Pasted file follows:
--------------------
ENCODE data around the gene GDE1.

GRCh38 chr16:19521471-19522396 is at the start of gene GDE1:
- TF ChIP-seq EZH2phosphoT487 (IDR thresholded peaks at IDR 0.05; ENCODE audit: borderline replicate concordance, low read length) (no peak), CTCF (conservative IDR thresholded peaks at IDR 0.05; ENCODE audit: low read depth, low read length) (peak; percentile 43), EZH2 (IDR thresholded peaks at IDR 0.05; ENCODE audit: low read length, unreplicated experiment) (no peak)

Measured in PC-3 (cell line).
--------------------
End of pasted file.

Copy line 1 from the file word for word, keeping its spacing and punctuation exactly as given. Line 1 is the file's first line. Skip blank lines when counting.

ENCODE data around the gene GDE1.